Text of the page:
4. Make it clear if the comment is just a suggestion and not a blocker for the review request, the other person might spend a lot of time understanding and implementing the changes and might not even add any values to the code.
  2. Set some ground rules across your team/org.
    1. When to approve and request changes on a PR. Recently I faced a very strange issue with a Git review tool my team uses is that anybody (even the requester) can mark the comments as fixed and without even confirming if the changes look good or not, they can seek approval from others (maybe their close friends) and merge it, even though the original reviewer hasn’t approved it again after the changes - very very harmful ⛔️.
    2. Don’t make it seem like that you are blocking them - some changes are critical but some are not - they are just like a good to have or nitpick, add comments but don’t make the PR blocked by just them, maybe you can ask the requester to accommodate those changes in a following PR.
    3. Only reject PRs when there are obvious bugs and non standard code - maybe adding some vulnerabilities or conflicting with your code guidelines.
  3. Know when to take a discussion offline - add comments which can be historically crucial and useful when looking back, but never overstretch a discussion on any PR. If any discussion is overstretching that simply means there are conflicts with ideas and the way your team writes code - take it offline - have a meeting setup with the team and draft down opinions and come to a common ground onto how that piece of code should be, overstretching any discussion on a PR can be frustrating for both the parties and eventually impacts the deliverables.
  4. Don’t just keep on creating backlogs - remember those I will address this in next PR, let me attach a follow up Jira ticket , well for certain cases, it is fine, but not for all, when you create a follow up ticket, you create a backlog, and tracking those tickets, prioritising them, is a piece of effort in itself, I have seen people mentioning some important changes to be addressed in next pull requests but are never, ‘cause once a breeze is gone, it’s gone. Strictly do not create backlogs and if it is necessary (maybe of some urgency to ship the main PR), prioritise the follow up and work on it.
  5. Never mention to the reviewer that this PR is hanging for a while, let it pass this time. I hate it when someone says this to me, if your PR is hanging for a while, was it because of the reviewer? probably not, many reviewers I know only allot a specific amount and slot of time for PR reviews and in remaining time they like to do their own work. It is certainly the requester’s duty to address the comments and follow up on them. I have seen people not addressing comments for 2 days and then mentioning to the reviewer that it is urgent to merge the pull request, well I personally don’t entertain such people and pull requests.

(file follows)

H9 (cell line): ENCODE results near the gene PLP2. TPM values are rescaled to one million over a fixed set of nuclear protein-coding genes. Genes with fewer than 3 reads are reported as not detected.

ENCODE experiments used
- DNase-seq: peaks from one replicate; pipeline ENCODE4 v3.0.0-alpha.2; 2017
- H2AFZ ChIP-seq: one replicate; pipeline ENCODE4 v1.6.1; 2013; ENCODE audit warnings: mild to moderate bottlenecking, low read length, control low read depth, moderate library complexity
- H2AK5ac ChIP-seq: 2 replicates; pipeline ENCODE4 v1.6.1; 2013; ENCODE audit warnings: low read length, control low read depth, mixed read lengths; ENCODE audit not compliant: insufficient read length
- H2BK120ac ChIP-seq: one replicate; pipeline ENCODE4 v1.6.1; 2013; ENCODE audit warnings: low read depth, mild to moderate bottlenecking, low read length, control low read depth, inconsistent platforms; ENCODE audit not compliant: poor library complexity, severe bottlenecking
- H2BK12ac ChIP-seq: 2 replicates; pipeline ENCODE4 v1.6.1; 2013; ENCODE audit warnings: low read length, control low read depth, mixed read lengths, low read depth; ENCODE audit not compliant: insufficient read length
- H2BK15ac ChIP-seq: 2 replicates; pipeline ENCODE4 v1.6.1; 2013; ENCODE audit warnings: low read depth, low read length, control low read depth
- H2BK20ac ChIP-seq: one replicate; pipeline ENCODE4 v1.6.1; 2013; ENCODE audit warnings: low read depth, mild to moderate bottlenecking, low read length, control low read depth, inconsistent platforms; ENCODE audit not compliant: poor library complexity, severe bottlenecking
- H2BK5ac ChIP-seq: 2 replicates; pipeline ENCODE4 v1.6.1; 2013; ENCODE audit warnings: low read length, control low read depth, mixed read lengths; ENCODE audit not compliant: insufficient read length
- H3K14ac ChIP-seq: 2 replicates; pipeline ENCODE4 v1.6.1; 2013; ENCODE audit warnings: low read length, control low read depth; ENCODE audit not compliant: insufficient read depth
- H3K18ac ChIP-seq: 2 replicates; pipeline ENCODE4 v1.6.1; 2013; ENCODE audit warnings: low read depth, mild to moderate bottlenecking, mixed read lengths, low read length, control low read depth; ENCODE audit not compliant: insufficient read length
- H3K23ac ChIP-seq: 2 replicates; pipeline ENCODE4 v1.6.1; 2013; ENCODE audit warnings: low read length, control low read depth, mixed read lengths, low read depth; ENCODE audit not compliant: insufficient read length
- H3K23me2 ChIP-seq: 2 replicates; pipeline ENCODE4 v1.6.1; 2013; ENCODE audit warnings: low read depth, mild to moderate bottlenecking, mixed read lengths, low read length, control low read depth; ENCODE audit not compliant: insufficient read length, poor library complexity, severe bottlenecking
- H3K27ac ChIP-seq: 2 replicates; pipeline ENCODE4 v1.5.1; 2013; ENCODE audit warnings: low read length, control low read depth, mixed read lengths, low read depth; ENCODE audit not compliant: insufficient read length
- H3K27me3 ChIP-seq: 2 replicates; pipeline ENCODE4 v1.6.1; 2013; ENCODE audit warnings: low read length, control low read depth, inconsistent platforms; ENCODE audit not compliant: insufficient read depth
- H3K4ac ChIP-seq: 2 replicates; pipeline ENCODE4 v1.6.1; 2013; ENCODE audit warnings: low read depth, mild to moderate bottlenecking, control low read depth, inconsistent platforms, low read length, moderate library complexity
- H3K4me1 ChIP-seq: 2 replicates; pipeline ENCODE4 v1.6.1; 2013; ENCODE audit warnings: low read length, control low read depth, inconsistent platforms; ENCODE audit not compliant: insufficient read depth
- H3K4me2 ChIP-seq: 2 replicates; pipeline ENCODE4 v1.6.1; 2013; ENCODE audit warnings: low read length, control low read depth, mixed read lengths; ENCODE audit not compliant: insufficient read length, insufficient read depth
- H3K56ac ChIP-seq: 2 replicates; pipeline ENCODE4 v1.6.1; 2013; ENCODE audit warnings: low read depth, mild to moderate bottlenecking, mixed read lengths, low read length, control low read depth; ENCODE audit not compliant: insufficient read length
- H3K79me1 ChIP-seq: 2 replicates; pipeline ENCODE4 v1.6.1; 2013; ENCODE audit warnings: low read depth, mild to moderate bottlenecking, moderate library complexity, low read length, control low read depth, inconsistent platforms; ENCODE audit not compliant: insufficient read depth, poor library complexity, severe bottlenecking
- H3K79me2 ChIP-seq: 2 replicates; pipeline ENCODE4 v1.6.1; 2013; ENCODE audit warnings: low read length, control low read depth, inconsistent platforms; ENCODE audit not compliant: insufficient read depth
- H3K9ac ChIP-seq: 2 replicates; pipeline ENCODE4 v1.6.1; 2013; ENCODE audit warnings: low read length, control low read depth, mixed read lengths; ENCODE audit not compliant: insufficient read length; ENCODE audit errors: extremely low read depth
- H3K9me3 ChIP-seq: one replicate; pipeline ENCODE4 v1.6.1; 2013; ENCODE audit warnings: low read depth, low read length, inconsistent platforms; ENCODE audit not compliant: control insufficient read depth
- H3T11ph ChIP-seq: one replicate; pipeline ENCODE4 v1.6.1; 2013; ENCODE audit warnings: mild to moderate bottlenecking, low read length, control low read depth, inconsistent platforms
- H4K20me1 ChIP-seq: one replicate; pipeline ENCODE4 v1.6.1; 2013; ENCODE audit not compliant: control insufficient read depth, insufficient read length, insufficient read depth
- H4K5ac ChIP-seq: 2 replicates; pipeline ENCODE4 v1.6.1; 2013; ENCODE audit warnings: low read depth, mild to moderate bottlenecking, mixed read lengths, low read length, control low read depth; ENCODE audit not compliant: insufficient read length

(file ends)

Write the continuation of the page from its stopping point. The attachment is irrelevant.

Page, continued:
6. Niche things you can and should look for:
    1. Cleaner Code - naming conventions, comments, unwanted code, etc.
    2. Forms of Input - how does the API accept requests, how the data is structured etc.
    3. Test Coverage and Cases - pick up cases which certainly require test cases or are missing coverage.
  7. Pull in people who have more context on the piece of code - sometimes you as a requester or primary reviewer might not have the full understanding of the code that is being changes and hence increases the changes of breaking something here and there. Pull in the team or people who have previously worked on that code or knows about it better than you - I like the way how Code Owners on Github works.
  8. Lastly, don’t be political - hey he added so many comments on my PR last time, I will also add some random, irrelevant comments to him and block his PR, I can also show him my powers. If you have even 1% of this psychology, quit your job, go to a country side and start something different, something that doesn’t involve working with people and teams.

Tools you can use

Well there are a lot of things you can automate in code reviews, certainly tests, code styles, etc etc. There are certain tools that can help you enforce that and make the review processes faster and easier:

  1. Lint - Tools such as ESLint and Stylelint can help you enforce various rules in javascript and css - code styles, restricting use of certain methods etc.
  2. Code Styles - Tools such as Prettier can help you apply certain code formatting with ease.
  3. Automate your tests
  4. Lighthouse - Audit your web performance etc.

Well enough for today, I am tired and going to sleep now, do share with your team and educate people.